Through the 1970s and 1980s, most cosmologists accepted the Big Bang, but several puzzles remained, including the non-discovery of anisotropies in the CMB, and occasional observations hinting at deviations from a black-body spectrum; thus the theory was not very strongly confirmed.
1990 onwards edit
Huge advances in Big Bang cosmology were made in the 1990s and the early 21st century, as a result of major advances in telescope technology in combination with large amounts of satellite data, such as COBE, the Hubble Space Telescope and WMAP.
In 1990, measurements from the COBE satellite showed that the spectrum of the CMB matches a 2.725 K black-body to very high precision; deviations do not exceed 2 parts in 100000. This showed that earlier claims of spectral deviations were incorrect, and essentially proved that the universe was hot and dense in the past, since no other known mechanism can produce a black-body to such high accuracy. Further observations from COBE in 1992 discovered the very small anisotropies of the CMB on large scales, approximately as predicted from Big Bang models with dark matter. From then on, models of non-standard cosmology without some form of Big Bang became very rare in the mainstream astronomy journals.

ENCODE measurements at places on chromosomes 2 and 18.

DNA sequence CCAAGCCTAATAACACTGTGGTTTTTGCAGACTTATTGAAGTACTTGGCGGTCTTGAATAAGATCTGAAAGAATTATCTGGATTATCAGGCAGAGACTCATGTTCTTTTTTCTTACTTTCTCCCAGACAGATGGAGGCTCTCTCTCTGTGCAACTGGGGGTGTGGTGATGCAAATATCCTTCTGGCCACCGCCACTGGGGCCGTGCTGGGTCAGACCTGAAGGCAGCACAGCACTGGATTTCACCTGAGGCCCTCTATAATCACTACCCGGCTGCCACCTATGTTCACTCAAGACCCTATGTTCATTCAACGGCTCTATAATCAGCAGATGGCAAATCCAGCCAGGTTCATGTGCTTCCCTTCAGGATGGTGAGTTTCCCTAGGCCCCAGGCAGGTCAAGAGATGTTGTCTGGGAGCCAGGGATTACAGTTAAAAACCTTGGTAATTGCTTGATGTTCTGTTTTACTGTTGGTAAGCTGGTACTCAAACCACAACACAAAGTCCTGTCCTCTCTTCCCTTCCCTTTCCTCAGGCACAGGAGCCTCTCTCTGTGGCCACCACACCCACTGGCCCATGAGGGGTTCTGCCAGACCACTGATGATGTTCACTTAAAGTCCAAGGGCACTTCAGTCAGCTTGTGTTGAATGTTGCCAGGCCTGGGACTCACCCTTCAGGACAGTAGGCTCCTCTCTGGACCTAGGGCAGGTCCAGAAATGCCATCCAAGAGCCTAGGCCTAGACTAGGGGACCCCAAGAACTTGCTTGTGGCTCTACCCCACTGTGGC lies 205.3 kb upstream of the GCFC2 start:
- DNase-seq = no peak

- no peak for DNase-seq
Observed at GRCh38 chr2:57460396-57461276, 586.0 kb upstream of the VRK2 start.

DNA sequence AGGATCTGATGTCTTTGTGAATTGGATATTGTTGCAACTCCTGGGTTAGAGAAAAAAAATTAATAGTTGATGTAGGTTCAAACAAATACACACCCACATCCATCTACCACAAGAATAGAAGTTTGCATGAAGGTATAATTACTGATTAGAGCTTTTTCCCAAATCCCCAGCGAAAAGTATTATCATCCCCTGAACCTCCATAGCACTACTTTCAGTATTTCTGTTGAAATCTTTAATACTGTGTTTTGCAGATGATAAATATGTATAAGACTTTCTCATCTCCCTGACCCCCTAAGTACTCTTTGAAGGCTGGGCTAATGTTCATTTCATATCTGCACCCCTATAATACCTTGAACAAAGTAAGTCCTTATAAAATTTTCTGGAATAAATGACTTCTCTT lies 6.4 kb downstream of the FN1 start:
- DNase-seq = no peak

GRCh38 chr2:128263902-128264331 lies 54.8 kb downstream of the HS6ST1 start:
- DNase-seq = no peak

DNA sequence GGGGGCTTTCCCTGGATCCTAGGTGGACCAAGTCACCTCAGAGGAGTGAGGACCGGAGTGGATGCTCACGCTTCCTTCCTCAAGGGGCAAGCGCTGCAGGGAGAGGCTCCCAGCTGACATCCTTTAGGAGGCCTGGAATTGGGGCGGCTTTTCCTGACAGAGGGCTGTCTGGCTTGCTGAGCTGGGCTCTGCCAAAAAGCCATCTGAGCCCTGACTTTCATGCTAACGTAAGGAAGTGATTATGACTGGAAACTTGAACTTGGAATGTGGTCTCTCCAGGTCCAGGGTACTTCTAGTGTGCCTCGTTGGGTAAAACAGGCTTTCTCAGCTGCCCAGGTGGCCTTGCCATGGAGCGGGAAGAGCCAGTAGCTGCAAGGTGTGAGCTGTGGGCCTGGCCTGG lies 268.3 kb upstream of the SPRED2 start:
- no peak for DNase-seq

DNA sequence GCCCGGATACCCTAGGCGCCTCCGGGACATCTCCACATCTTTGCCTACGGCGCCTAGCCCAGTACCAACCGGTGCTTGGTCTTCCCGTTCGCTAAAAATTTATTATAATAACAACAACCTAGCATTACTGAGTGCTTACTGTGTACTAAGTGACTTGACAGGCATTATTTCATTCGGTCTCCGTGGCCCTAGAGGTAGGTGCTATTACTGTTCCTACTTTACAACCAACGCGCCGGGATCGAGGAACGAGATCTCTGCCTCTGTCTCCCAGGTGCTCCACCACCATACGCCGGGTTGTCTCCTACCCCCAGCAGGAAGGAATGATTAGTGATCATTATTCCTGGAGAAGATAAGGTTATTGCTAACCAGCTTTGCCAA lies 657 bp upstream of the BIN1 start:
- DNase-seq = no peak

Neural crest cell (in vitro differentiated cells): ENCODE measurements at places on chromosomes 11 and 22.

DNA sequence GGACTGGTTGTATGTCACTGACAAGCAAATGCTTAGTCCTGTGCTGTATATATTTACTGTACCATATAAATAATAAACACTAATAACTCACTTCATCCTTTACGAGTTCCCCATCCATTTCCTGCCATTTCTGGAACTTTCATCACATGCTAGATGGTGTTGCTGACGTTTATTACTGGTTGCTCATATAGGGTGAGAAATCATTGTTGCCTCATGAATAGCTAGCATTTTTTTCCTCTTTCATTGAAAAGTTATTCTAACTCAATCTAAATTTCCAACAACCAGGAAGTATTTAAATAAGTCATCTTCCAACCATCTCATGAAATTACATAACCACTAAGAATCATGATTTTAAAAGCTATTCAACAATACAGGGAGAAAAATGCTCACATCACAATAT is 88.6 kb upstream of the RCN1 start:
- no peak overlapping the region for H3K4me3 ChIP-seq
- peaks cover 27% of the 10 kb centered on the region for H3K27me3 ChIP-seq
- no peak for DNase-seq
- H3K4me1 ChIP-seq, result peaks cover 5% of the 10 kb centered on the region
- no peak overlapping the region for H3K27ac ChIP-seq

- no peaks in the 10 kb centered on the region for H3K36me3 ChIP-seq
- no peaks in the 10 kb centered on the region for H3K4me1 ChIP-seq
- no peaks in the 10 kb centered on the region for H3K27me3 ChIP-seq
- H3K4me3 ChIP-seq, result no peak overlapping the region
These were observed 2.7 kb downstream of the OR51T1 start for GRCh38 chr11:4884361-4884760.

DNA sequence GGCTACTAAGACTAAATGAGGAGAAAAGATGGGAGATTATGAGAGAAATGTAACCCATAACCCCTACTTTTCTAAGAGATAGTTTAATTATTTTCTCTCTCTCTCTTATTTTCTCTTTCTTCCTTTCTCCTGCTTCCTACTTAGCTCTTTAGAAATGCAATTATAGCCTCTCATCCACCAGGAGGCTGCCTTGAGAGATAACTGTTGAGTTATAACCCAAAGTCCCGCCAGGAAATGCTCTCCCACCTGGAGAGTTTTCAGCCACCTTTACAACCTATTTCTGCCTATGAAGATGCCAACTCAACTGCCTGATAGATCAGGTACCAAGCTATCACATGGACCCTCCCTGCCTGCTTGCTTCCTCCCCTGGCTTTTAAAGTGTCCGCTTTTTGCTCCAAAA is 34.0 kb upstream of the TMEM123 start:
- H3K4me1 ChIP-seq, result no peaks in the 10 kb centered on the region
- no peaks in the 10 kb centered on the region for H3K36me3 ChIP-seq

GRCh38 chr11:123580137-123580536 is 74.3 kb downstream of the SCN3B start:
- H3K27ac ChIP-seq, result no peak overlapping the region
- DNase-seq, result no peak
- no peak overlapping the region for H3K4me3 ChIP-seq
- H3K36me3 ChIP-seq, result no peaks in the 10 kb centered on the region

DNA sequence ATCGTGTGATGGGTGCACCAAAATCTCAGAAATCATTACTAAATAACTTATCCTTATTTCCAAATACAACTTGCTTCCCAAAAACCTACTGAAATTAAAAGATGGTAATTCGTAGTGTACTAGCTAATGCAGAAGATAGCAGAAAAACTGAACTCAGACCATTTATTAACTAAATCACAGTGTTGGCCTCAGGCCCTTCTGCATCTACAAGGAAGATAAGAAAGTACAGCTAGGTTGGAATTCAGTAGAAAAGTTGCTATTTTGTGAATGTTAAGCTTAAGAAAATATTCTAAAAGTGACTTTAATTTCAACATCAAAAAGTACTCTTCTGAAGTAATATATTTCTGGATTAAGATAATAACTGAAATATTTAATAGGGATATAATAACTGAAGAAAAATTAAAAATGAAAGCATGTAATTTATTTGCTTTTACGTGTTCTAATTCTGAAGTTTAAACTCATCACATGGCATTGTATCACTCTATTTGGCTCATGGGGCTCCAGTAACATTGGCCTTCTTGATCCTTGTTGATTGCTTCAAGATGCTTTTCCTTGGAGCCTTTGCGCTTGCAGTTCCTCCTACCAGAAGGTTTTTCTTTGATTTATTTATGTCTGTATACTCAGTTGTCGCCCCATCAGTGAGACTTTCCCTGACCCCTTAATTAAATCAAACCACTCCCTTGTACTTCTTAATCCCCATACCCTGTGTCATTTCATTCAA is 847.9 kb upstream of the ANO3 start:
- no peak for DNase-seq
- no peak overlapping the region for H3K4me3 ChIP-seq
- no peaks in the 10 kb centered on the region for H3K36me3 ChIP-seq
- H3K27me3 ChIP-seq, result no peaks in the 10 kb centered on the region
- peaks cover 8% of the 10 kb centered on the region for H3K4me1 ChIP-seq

In 1998, measurements of distant supernovae indicated that the expansion of the universe is accelerating, and this was supported by other observations including ground-based CMB observations and large galaxy red-shift surveys. In 1999–2000, the Boomerang and Maxima balloon-borne CMB observations showed that the geometry of the universe is close to flat, then in 2001 the 2dFGRS galaxy red-shift survey estimated the mean matter density around 25–30 percent of critical density.
From 2001 to 2010, NASA's WMAP spacecraft took very detailed pictures of the universe by means of the cosmic microwave background radiation. The images can be interpreted to indicate that the universe is 13.7 billion years old (within one percent error) and that the Lambda-CDM model and the inflationary theory are correct. No other cosmological theory can yet explain such a wide range of observed parameters, from the ratio of the elemental abundances in the early universe to the structure of the cosmic microwave background, the observed higher abundance of active galactic nuclei in the early universe and the observed masses of clusters of galaxies.
Much of the current work in cosmology includes understanding how galaxies form in the context of the Big Bang, understanding what happened in the earliest times after the Big Bang, and reconciling observations with the basic theory. Cosmologists continue to calculate many of the parameters of the Big Bang to a new level of precision, and carry out more detailed observations which are hoped to provide clues to the nature of dark energy and dark matter, and to test the theory of General Relativity on cosmic scales.
See also edit
- "Big bang theory is introduced – 1927". A Science Odyssey. WGBH. Retrieved 13 September 2023.
- Seymour Feldman (1967). "Gersonides' Proofs for the Creation of the Universe". Proceedings of the American Academy for Jewish Research. Proceedings of the American Academy for Jewish Research, Vol. 35. 35: 113–137. doi:10.2307/3622478. JSTOR 3622478.